testing for diseases

Discussion in 'Goats' started by Caprice Acres, Aug 6, 2005.

  1. Caprice Acres

    Caprice Acres AKA "mygoat" Staff Member Supporter

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    i just saw a post on testing for diseases. should i be doing this? how do i go about doing this and how much does it cost?
     
  2. lacesout

    lacesout Well-Known Member

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    We just had our yearling tested for CAE this morning. I think it was around 35.00 and the vet drew blood which was sent to Texas for evaluation. It was a little upsetting to me to have the vet inserting the needle into GoatBaby's neck, but she seems to be fine. I asked if there were other tests he would recommend and he said no. I do know there is also CL, brucellosis, and TB testing available, though the vet we used didn't offer it.
     

  3. Vicki McGaugh TX Nubians

    Vicki McGaugh TX Nubians Well-Known Member

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    That's really an impossible question to answer. Each herd is soo different, everyones goal is personal. For myself I want to know the status of my herd. I want to know I am doing everything I can to insure folks who buy from me are getting healthy stock. I started out horribly, was ripped off by the best of them, not only diseased stock, but missrepresented paperwork. Why I do lists like these. Vicki
     
  4. natybear

    natybear Well-Known Member

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    Most people want to know that their herd and those they are buying from are CAE and CL free. Lots of people with Nubians like to know the genetic status of G6S in their herd to avoid a recessive genetic condition causing immune system failures and early death. It is important to people in certain areas to have fecal samples checked by the vet a few times a year, to properly treat cocci, worms, and other internal bugs. Washington State University and Texas Vet Medical Diagnostic Lab are the two I was recommended for blood work. I just got my results back from TVMDL and believe them to be very helpful in getting it all set up for you.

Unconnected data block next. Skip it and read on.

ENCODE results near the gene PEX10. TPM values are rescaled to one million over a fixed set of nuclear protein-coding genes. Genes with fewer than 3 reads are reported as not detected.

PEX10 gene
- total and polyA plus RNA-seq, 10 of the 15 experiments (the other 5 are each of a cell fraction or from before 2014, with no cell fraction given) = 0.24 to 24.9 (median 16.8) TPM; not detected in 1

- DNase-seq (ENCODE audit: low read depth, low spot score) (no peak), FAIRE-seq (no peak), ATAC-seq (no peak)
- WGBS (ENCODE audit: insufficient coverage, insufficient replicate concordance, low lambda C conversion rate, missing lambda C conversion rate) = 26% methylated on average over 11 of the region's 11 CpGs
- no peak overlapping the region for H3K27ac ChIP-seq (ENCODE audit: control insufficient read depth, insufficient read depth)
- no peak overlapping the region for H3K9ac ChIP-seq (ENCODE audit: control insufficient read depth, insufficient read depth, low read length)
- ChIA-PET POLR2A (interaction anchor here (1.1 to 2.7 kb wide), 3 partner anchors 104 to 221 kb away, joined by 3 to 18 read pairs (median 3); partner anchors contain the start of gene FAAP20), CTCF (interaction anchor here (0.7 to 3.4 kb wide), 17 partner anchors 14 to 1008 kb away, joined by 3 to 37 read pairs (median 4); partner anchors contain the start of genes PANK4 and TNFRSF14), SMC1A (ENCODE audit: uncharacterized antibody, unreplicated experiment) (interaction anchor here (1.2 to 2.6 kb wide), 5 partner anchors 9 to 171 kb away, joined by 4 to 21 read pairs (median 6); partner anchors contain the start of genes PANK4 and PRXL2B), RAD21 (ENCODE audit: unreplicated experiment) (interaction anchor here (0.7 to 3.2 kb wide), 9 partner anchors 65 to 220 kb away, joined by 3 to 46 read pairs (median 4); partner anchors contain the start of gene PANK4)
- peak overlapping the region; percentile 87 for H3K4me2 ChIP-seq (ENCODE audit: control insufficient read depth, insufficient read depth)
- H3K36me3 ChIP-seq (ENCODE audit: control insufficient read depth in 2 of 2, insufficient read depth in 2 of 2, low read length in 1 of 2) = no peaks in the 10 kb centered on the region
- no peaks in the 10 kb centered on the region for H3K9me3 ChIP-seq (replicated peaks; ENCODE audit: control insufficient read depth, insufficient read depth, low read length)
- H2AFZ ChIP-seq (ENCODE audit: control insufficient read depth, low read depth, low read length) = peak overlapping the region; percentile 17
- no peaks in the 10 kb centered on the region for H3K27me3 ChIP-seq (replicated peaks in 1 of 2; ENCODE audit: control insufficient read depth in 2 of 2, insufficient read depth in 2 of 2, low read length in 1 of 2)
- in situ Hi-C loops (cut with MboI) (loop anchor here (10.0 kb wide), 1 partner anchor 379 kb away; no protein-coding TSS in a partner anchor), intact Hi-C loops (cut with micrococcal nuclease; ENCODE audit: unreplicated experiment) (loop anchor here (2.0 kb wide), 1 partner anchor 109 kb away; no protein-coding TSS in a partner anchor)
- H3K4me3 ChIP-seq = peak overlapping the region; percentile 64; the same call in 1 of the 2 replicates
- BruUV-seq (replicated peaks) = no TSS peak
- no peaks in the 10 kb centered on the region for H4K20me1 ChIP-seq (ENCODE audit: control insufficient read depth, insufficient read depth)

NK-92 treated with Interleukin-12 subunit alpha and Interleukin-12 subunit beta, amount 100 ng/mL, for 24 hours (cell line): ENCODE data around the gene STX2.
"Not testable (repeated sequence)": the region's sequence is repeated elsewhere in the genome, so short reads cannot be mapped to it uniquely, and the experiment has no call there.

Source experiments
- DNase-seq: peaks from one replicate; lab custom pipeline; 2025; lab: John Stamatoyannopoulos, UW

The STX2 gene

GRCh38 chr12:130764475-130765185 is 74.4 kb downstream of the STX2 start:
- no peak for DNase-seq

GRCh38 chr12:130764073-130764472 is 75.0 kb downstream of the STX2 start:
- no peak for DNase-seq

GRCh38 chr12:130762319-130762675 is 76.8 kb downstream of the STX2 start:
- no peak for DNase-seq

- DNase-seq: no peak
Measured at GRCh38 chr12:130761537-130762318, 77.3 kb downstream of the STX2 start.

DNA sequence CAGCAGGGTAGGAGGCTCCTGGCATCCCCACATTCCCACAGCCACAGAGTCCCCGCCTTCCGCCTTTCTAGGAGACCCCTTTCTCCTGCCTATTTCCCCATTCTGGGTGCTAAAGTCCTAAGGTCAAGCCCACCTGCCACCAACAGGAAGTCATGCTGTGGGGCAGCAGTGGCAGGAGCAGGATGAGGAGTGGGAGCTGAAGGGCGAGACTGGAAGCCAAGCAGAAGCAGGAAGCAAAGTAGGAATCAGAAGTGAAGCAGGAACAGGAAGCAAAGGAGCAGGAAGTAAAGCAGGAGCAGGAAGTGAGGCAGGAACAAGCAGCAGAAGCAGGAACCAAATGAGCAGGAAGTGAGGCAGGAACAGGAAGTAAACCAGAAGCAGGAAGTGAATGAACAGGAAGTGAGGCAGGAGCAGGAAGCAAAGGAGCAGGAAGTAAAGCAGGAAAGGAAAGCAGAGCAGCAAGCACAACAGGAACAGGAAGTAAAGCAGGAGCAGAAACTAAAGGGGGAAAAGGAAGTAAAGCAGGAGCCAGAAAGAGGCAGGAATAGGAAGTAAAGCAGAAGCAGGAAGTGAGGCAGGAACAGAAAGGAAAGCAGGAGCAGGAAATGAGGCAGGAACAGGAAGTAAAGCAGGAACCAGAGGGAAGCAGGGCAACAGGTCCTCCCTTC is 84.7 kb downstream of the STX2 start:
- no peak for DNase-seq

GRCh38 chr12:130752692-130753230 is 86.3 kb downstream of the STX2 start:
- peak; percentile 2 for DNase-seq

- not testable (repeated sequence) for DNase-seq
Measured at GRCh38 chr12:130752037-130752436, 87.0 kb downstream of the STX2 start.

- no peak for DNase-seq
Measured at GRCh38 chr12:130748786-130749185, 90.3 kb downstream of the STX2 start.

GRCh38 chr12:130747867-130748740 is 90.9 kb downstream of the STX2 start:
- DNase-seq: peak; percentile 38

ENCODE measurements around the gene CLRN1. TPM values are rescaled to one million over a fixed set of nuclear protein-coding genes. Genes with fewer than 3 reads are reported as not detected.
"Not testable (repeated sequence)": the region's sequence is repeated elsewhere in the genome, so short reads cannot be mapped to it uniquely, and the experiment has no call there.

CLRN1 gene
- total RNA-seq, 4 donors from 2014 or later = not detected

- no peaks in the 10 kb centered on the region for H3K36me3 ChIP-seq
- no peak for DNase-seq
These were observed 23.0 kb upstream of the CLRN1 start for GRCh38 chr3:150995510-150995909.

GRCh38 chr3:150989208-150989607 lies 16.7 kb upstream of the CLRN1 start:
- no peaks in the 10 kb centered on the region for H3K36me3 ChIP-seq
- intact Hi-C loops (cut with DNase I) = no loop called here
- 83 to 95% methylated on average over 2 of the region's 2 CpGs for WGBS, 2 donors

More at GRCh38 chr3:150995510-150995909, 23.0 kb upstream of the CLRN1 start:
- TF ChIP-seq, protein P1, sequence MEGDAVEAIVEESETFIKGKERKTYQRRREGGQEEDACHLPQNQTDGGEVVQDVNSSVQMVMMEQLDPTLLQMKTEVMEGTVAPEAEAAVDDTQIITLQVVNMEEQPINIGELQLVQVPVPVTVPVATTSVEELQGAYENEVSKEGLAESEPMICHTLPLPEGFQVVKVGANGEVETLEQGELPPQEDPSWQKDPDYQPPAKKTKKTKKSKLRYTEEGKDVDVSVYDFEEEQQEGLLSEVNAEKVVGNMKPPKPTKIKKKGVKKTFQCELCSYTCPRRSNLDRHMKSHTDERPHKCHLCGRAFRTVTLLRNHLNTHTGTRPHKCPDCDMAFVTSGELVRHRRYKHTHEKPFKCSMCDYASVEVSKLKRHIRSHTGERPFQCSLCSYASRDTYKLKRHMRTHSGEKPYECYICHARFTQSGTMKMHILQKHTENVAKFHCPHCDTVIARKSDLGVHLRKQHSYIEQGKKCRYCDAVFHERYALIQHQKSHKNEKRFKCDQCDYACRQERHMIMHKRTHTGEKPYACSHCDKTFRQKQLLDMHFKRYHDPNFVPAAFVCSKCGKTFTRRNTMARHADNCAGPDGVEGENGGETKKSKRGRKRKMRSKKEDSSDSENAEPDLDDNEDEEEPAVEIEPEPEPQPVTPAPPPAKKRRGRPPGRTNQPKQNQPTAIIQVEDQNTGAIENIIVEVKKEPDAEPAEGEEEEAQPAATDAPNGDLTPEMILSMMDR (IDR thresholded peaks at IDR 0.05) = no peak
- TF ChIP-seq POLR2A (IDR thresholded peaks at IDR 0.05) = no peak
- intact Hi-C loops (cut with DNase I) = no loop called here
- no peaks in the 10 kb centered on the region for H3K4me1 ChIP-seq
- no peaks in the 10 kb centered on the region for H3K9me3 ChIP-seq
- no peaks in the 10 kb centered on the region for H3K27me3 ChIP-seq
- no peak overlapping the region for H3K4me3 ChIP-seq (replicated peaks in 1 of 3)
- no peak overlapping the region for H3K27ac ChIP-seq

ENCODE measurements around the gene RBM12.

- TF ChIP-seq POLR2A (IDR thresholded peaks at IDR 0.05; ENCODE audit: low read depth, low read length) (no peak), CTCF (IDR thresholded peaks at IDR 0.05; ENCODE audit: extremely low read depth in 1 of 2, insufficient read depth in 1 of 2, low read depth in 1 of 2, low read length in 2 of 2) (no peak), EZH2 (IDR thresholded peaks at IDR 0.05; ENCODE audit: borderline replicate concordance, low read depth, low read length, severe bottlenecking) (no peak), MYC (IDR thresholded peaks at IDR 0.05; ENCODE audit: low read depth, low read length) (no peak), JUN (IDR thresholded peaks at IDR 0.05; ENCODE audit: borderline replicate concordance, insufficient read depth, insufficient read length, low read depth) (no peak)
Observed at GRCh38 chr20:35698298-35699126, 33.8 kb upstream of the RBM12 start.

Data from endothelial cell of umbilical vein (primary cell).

It costs a lot. I paid out of state costs to TVMDL of $35 per goat for G6S, $7/CL and $6/CAE, the vet bill, and then the cost of shipping and blood drawning equip & tubes.

    I hope this can help.
     
  5. Ellie5

    Ellie5 Well-Known Member

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    It cost me $99.00/goat for my initial testing of CL, TB, Bruc., CAE, & Johnes. It may be less in your area.

    The 6-month mark I only tested for CAE & Johnes as CL is best tested if there is an abscess (which I have none), and TB & Bruc. are either Pos or Neg so my vet said it would be a waste of money to retest that.

    I'm not sure what each individual test is as I havn't gotten the official bill yet for the 6-month testing. I'm under the impression that 3 full tests of all goats, 6 months apart over a year & a half if all are negative, would be a good indication that no diseases are present in the herd. After that a "sampling" once a year is acceptable to monitor the herd.

    Yes it's a big initial cost for me but I have a small herd & I also want to make sure my goats are healthy. Each breeder has their own agenda & budget so it is an individual decision. These are just my management practices.

    I'm not familiar with G6S. Can someone enlighten me on that?
     
  6. natybear

    natybear Well-Known Member

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    G6S is a genetic condition only in Nubians and Nubian derived animals (crosses). This defect's full names are mucopolysaccharidosis IIID, or G-6-Sulfase deficiency, and it is usually referred to as G6S. About 25% of Nubians carry this gene. All cases are the result of a single mutation. The affected goats lack an enzyme (G-6-S) and this results in a variety of symptoms of varying severity. The main symptom exhibited by affected goats is failure to grow. Sometimes the kid is smaller than normal at birth, and grows slowly. Some breeders have reported kids which grew normally for the first three months and then stopped growing. Other affected goats grow to what appears to be normal size but is in fact small for the particular bloodlines. They lack muscle mass and sometimes have blocky heads. Immune function appears to be compromised, and sometimes they become deaf or blind. The longest-lived goat known to be G-6-S affected died at just under four years of age, and death is usually due to heart failure. Unfortunately affected animals can and do grow up normal-like and do breed, although they often experience reproductive problems.

    The biggest problem is that some of the best goat herds in the US have carriers and you will be very upset if you have gorgeous animals and some of the babies are affected by a genetic condition. It is something you only have to test for once and the great thing is, when you only have normal animals you don't have to test the offspring because there is no chance of getting a carrier from a normal gened animal.

    Goatworld.com has an article on it that is very helpful I think.

    Hope this helps.